It’s time to look back on 2018! Check our blog between Christmas and New Year’s for a variety of stories and memories of 2018 from the staff and volunteers of the Wildlife Center of Virginia.
My favorite memory from 2018 was definitely the day I transported a tiny, but very active and seemingly healthy, Wood Duck duckling to the Wildlife Center. He had been found in a family’s backyard and there was no sign of mom for quite some time; the decision was made to transport him to the Wildlife Center. He was so small he could easily be held in one hand. “Cute” does not even come close to describing him.
I met the family in a convenient parking lot and we transferred him from their carrying box to my small-sized cat kennel. They told me he was a very active little guy. I put him in the back of my little hatchback and covered the kennel with a towel. We set out on the 45-minute drive to the Center and he began creating all kinds of noise, banging and jumping around. He did NOT like being in that kennel and I was beginning to worry about him hurting himself, but after about 10 minutes he quieted down and I breathed a sigh of relief thinking he had worn himself out and was resting or dozing.
We were heading North on I-81 and traffic was quite heavy. I was enjoying the quiet and concentrating on the traffic. All of a sudden, I felt this “furry" creature climbing onto my right leg. Within a second, I realized that it was my passenger – but his sneak attack made my adrenaline shoot up mighty high! This little fellow had been able to squeeze through a small opening in the screen of the carrier, wiggle under the towel that covered the carrier, climb over the back seat, cross the back seat, drop to the floor of the back seat, and then manage to climb onto the console between the front seats and on to my lap!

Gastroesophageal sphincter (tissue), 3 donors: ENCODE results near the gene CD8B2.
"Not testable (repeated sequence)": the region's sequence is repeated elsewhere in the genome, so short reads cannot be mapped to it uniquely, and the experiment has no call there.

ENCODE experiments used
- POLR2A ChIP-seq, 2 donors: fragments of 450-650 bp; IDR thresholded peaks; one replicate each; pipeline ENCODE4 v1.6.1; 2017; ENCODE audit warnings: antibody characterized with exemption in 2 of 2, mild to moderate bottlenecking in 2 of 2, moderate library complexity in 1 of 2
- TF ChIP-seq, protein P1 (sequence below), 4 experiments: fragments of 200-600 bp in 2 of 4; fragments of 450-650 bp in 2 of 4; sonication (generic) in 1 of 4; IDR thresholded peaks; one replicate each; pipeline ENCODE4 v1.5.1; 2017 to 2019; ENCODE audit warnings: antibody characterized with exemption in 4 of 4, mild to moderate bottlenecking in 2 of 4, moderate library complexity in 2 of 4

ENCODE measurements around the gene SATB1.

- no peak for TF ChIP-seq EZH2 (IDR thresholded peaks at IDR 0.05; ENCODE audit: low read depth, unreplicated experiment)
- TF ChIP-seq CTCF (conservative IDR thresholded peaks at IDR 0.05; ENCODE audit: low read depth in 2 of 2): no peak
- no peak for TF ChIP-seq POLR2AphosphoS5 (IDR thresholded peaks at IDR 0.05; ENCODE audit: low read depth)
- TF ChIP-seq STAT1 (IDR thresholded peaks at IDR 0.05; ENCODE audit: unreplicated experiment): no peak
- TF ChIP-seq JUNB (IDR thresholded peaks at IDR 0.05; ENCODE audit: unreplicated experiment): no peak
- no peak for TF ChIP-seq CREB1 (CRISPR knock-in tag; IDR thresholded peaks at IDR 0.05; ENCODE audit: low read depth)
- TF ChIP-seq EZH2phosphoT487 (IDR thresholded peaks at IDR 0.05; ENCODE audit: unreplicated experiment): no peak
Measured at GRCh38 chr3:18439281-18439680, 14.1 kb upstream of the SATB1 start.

This created a whole new set of issues. I absolutely had to contain him so he would not get hurt or venture under my feet. The carrier had flunked as a suitable container. Time for Plan B: I stopped at McDonald’s to obtain a small box with air holes punched in it. We eventually made it safely to the Wildlife Center!
Epilogue: He was a healthy little fellow and was transferred to a rehabber who had other duckings so he could have some duck buddies as companions as he matured. A very happy ending.